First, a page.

The more expensive options, such as home insulation, new boilers or renewable energy sources all suffer from the same problem – they’re all, well… expensive! With renewable energy sources such as solar panels the up front costs involved makes you (in most cases) not actually see a saving for quite a few years.
These methods of cutting your heating bills do pay off, but often it can take up to 20 years to do so. When you reach the point that the savings have paid for the cost of parts and installation, then you will truly see the savings you’re making.
The majority of people – especially those renting – just want to save now with spending the least amount possible.
This blog post will tell you how.
1. Wrap up warm
If you’re cold in your home then simply wrap up warm. Purchase some thick jumpers and any other thermal wear and wear it around the house. This will either let you run your central heating at a lower temperature or have it on less.
2. Time your heating
I am a firm advocate of timing your central heating around your daily schedule. To do this, you will need either a 24hour or 7 day timer, in either analogue or digital formats. These are widely available from places like Screwfix and aren’t too expensive.
If you work throughout the day then there is no point in turning on your heating at home – as you won’t be there.
Have you boiler’s timer to turn your central on 30minutes prior to you returning from work. Have it heat your home for perhaps 2 hours, then turn off till later at night where it can resume heating your home when you go to bed.
A good 24hr schedule to run by for the average 9-5 worker is the following:
00:00 – 00:30 heating on
00:30 – 03:00 heating off
03:00 – 04:00 heating on
04:00 – 06:30 heating off
06:30 – 07:30 heating on (wake up to a warm home!)
07:30 – 17:00 heating off
17:30 – 19:00 heating on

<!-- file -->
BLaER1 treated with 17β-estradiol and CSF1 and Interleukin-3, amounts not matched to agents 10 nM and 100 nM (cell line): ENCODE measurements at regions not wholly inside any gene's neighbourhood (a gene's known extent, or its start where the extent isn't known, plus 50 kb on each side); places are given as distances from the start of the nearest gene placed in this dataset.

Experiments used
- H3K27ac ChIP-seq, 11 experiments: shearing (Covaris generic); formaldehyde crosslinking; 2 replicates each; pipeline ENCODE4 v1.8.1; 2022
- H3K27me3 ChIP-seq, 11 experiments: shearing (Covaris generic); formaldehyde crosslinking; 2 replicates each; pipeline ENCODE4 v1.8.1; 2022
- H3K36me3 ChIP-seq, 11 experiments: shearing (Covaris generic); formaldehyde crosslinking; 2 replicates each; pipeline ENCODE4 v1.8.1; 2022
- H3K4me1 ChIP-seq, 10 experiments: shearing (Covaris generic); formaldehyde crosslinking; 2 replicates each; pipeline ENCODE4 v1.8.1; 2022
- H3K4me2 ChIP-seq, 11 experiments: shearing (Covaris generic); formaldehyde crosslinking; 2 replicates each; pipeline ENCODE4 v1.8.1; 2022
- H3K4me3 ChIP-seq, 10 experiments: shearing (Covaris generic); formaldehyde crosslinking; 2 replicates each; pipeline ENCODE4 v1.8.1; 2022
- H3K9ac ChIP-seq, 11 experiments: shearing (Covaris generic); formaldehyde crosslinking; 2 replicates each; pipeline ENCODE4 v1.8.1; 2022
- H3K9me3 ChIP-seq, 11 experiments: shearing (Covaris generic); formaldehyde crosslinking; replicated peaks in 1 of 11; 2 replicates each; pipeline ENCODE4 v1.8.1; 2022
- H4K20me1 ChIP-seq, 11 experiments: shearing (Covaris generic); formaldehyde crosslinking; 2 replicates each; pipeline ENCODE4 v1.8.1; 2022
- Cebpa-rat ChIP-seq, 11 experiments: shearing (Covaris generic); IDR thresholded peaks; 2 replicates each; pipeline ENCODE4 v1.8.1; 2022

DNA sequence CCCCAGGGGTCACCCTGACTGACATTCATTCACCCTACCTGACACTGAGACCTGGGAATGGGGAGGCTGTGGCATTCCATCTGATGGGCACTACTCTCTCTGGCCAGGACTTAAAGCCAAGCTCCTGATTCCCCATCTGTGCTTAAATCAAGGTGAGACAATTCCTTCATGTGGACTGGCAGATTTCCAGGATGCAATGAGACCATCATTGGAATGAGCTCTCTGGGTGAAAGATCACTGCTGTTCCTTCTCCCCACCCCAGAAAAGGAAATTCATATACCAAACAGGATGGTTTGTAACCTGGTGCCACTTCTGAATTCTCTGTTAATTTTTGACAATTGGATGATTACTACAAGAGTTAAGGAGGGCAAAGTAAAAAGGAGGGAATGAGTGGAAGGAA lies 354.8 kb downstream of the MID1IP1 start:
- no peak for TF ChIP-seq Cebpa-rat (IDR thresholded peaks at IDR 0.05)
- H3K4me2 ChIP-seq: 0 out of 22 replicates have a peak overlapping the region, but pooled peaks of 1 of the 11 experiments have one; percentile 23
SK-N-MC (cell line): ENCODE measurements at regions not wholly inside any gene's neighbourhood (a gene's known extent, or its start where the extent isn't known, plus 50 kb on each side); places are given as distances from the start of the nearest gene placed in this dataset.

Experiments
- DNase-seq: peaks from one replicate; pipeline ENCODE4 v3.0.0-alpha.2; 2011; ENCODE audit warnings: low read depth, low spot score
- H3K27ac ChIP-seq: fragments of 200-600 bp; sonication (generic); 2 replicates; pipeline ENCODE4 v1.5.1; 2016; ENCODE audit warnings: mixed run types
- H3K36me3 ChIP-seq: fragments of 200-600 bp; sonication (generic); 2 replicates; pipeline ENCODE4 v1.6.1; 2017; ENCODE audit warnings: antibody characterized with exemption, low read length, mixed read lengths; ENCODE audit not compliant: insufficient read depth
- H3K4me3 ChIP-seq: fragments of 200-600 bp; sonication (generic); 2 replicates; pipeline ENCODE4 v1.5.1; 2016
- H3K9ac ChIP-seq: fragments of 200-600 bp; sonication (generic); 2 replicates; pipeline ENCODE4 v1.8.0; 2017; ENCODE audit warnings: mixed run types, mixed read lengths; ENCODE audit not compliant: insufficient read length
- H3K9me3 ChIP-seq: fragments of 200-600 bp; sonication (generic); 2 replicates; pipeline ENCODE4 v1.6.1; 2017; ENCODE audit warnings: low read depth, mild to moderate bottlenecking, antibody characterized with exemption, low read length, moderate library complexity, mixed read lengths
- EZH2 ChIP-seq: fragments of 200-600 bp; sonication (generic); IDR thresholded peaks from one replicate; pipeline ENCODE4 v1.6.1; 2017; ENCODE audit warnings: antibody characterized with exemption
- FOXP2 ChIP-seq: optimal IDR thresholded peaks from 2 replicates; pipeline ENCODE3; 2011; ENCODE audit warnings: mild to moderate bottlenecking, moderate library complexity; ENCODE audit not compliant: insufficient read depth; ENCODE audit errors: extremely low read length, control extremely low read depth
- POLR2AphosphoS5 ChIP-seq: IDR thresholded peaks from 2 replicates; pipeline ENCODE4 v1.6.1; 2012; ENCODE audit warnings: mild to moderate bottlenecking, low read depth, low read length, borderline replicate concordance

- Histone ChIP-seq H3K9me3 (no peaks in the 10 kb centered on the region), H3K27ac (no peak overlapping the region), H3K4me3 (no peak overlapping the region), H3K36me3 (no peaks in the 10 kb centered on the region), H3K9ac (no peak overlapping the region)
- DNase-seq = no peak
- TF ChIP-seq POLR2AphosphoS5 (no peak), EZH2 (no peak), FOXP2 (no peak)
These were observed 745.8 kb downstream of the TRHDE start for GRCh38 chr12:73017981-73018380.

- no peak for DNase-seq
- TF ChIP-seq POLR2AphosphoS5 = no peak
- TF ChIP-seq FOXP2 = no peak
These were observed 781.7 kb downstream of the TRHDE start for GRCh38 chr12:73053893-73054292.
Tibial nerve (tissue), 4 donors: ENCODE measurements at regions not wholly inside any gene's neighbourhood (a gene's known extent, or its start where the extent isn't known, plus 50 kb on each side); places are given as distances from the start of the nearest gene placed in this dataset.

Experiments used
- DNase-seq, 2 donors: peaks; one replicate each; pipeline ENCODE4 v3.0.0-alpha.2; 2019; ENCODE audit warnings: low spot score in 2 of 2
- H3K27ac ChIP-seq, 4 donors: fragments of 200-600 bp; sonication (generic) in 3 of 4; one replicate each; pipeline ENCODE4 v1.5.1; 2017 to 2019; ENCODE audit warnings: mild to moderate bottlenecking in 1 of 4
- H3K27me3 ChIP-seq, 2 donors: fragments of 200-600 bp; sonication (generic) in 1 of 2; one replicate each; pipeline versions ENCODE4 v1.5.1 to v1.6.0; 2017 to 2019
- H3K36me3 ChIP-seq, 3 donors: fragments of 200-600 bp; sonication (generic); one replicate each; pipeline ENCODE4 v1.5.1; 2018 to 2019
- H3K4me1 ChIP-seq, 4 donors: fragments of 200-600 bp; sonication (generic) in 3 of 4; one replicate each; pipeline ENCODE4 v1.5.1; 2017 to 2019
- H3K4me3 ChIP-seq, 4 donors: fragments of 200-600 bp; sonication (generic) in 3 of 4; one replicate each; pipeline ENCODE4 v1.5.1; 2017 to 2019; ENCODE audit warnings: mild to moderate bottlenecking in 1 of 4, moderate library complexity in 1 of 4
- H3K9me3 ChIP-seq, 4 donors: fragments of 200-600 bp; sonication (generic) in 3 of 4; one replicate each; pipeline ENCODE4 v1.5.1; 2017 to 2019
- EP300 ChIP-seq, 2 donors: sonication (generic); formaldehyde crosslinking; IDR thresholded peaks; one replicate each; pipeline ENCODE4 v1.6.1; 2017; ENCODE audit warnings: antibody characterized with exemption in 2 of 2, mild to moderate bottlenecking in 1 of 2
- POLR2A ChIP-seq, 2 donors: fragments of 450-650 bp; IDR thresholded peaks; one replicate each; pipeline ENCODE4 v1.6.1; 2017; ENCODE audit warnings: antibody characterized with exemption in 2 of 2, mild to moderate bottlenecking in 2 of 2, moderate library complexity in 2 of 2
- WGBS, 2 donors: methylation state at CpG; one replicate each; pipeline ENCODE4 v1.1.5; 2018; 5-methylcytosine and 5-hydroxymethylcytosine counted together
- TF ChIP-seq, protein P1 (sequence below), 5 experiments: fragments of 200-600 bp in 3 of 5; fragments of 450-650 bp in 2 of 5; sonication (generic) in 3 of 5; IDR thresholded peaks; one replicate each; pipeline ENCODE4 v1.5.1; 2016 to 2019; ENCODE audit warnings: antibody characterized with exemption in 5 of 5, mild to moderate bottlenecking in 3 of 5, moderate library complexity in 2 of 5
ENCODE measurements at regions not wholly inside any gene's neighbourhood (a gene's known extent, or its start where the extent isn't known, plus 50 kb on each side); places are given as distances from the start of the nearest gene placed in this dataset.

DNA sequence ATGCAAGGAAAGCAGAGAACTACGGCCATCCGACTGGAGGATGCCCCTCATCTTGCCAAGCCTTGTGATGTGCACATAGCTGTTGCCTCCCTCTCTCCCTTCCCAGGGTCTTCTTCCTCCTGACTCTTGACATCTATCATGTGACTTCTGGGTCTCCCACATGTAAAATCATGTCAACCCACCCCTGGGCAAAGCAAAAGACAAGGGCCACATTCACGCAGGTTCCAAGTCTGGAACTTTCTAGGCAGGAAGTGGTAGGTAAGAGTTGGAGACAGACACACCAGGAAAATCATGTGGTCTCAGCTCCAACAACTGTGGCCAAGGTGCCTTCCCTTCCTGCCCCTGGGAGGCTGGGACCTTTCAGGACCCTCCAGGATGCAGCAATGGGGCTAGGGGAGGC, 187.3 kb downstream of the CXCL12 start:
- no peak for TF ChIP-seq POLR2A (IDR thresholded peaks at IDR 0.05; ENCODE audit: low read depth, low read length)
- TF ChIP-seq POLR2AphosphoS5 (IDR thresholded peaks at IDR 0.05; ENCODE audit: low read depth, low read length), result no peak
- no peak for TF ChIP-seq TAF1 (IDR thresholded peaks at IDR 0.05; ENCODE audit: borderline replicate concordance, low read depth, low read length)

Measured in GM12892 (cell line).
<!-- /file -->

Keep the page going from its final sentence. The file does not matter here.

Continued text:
19:00 – 21:00 heating off
21:00 – 22:00 heating on
22:00 – 23:00 heating off
23:00 – 00:00 heating on
This is based on having your central heating on a medium temperature. Lower temperatures will require you to have longer spells of heating, with higher temperatures shorter spells.
Which leads nicely onto #3…
3. Turn it down
Long blasts of high temperature central heating cost a lot and increase your carbon emissions. It’s best to have the boiler temperature lower to sustain a comfortable temperature in your property.
To initially heat a radiator from cold uses more fuel than sustaining its temperature. So if you’re going to follow the heating schedule above then it’s crucial to not set the temperature too low – as it’ll be ineffective. The aim is to set your boiler’s temperature to a level where the radiators won’t run cold (apart from when you’re at work) and will simply be topped up over the course of the heating period.
Leaving the heating on all the time at a low temperature isn’t recommended as it’ll use a lot of fuel.
4. Dust your radiators
Dust that has settled on radiators actually decreases the efficiency of the radiator as it acts as a sort of insulation, preventing the heat rising into the room.
Cure this by simply running a duster or rag over the radiator – it’ll make it look nicer as well!
5. Get some TRV’s
Thermostatic Radiator Valves are used for extending the control you have over your heating system. These valves are attached to a radiator and let you control the temperature of radiator it’s fitted to. Some are even advanced enough to have a digital temperature read out and be remotely controlled!
Using these Thermostatic Radiator Valves to turn off radiators can be a great way to make your boiler work less to heat your home.
Savings can be made by switching off radiators in rooms that you don’t spend time in, and providing a low heat to rooms that you spend a small amount of time in.
6. Turn it off.
Think you can survive the cold? Well the cheapest option is to literally turn your central heating off! Follow step 1 by wrapping up warm. Be warned though, temperatures tend to drop massively in the early hours of the morning so only potentially attempt this on warmer nights. I wouldn’t really recommend this, but hey – some people can do it!
7. Check your windows and doors
Draughts are one of the main causes for properties losing their heat and purchasing some low cost draught excluders can be extremely effective in sorting this out.
For older non-double glazed windows, checking to see they close properly is important to keeping the heat in. If they don’t then perhaps purchase some low-cost window insulating kits.
Having thick curtains helps keep warmth in as well. Just make sure they fit properly.
So there are 7 tips to cutting your fuel bills that are relatively easy to follow. We’ll be posting up more tips over the Winter period to make sure you keep warm and enjoy your home when the nights get a bit more chilly!
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